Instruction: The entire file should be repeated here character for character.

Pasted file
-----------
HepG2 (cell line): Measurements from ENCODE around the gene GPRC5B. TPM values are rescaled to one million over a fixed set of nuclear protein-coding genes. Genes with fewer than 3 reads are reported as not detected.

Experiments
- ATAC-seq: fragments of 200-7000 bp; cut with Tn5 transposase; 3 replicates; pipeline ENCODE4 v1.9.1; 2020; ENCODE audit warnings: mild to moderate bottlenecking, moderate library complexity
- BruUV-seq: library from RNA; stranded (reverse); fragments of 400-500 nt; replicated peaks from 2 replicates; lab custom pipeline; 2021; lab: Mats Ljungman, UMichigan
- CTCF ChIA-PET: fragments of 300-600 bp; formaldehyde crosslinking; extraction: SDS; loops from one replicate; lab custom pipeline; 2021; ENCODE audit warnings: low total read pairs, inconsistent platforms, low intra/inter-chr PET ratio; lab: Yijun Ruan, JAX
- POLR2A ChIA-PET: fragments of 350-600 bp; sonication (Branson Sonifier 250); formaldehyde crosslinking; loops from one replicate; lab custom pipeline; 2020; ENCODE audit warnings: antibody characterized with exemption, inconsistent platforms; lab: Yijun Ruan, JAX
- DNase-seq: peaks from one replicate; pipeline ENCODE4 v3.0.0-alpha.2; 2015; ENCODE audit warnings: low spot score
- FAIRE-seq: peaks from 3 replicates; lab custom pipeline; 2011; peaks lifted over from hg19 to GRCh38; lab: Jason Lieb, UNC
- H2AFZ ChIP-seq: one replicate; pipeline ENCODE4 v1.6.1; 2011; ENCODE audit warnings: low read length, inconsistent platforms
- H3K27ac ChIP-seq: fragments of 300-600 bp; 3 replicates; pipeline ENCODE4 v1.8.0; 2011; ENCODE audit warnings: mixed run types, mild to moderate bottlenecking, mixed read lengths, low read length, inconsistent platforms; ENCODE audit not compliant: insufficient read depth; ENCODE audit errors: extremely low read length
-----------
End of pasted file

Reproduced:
HepG2 (cell line): Measurements from ENCODE around the gene GPRC5B. TPM values are rescaled to one million over a fixed set of nuclear protein-coding genes. Genes with fewer than 3 reads are reported as not detected.

Experiments
- ATAC-seq: fragments of 200-7000 bp; cut with Tn5 transposase; 3 replicates; pipeline ENCODE4 v1.9.1; 2020; ENCODE audit warnings: mild to moderate bottlenecking, moderate library complexity
- BruUV-seq: library from RNA; stranded (reverse); fragments of 400-500 nt; replicated peaks from 2 replicates; lab custom pipeline; 2021; lab: Mats Ljungman, UMichigan
- CTCF ChIA-PET: fragments of 300-600 bp; formaldehyde crosslinking; extraction: SDS; loops from one replicate; lab custom pipeline; 2021; ENCODE audit warnings: low total read pairs, inconsistent platforms, low intra/inter-chr PET ratio; lab: Yijun Ruan, JAX
- POLR2A ChIA-PET: fragments of 350-600 bp; sonication (Branson Sonifier 250); formaldehyde crosslinking; loops from one replicate; lab custom pipeline; 2020; ENCODE audit warnings: antibody characterized with exemption, inconsistent platforms; lab: Yijun Ruan, JAX
- DNase-seq: peaks from one replicate; pipeline ENCODE4 v3.0.0-alpha.2; 2015; ENCODE audit warnings: low spot score
- FAIRE-seq: peaks from 3 replicates; lab custom pipeline; 2011; peaks lifted over from hg19 to GRCh38; lab: Jason Lieb, UNC
- H2AFZ ChIP-seq: one replicate; pipeline ENCODE4 v1.6.1; 2011; ENCODE audit warnings: low read length, inconsistent platforms
- H3K27ac ChIP-seq: fragments of 300-600 bp; 3 replicates; pipeline ENCODE4 v1.8.0; 2011; ENCODE audit warnings: mixed run types, mild to moderate bottlenecking, mixed read lengths, low read length, inconsistent platforms; ENCODE audit not compliant: insufficient read depth; ENCODE audit errors: extremely low read length